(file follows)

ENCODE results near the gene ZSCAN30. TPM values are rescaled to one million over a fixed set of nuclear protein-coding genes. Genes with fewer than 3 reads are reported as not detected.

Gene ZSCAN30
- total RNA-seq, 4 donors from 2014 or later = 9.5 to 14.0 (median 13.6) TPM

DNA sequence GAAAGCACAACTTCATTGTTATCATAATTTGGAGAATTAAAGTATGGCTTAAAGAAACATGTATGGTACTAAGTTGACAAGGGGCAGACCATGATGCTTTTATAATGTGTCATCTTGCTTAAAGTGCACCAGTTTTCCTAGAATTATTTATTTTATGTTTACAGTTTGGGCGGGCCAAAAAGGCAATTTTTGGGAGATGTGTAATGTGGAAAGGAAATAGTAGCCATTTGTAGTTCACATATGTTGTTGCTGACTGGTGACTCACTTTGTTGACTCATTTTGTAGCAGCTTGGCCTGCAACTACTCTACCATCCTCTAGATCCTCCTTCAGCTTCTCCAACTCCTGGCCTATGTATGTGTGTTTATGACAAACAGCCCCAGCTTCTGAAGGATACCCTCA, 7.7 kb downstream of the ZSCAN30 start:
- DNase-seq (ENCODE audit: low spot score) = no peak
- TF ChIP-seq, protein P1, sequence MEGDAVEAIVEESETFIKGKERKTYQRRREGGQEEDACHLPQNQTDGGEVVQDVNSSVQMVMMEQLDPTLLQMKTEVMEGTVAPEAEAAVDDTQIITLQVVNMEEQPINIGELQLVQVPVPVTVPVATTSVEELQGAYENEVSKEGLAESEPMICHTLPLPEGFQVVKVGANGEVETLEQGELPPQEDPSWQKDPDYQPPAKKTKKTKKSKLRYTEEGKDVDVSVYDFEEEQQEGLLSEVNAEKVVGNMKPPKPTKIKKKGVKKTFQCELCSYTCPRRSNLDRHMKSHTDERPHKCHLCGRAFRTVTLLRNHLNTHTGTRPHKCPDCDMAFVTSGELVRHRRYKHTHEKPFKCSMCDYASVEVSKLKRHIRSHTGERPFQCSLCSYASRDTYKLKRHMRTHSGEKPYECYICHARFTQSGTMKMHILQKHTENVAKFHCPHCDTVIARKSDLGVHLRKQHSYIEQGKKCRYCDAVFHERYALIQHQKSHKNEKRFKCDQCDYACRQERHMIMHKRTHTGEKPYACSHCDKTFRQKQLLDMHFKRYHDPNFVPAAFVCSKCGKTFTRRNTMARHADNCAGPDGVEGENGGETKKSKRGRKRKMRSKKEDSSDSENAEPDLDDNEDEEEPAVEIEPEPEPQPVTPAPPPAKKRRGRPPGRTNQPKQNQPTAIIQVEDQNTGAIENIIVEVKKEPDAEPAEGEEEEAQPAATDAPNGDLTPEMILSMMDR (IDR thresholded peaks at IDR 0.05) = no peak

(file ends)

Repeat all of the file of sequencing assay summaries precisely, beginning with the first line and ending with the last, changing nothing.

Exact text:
ENCODE results near the gene ZSCAN30. TPM values are rescaled to one million over a fixed set of nuclear protein-coding genes. Genes with fewer than 3 reads are reported as not detected.

Gene ZSCAN30
- total RNA-seq, 4 donors from 2014 or later = 9.5 to 14.0 (median 13.6) TPM

DNA sequence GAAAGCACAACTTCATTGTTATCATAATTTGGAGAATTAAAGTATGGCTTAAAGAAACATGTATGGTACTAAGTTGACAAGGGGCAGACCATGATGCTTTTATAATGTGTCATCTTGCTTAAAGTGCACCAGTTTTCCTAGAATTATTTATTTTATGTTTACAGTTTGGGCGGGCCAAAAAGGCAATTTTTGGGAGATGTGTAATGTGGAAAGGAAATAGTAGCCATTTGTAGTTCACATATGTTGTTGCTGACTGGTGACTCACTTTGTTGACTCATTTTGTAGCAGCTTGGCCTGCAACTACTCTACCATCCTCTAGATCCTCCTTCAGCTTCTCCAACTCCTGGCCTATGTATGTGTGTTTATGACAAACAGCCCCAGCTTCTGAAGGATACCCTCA, 7.7 kb downstream of the ZSCAN30 start:
- DNase-seq (ENCODE audit: low spot score) = no peak
- TF ChIP-seq, protein P1, sequence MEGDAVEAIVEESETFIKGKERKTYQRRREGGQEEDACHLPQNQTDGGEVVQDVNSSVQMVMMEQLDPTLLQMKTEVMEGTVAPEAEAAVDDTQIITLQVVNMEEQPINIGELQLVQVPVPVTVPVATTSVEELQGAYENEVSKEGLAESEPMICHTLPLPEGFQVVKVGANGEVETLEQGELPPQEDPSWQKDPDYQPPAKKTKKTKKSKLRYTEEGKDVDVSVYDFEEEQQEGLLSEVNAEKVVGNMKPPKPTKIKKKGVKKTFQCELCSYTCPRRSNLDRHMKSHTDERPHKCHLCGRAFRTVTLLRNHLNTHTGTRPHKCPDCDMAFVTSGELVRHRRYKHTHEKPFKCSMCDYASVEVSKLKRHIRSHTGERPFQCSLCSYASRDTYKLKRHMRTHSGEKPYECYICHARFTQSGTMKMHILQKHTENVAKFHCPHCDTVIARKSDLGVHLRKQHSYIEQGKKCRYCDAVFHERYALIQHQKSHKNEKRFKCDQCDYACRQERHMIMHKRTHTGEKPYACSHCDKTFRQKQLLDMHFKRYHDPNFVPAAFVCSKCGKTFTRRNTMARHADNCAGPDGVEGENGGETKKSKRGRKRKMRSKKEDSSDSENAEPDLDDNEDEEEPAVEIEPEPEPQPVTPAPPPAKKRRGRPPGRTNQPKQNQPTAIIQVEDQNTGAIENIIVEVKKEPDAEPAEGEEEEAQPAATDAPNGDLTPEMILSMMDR (IDR thresholded peaks at IDR 0.05) = no peak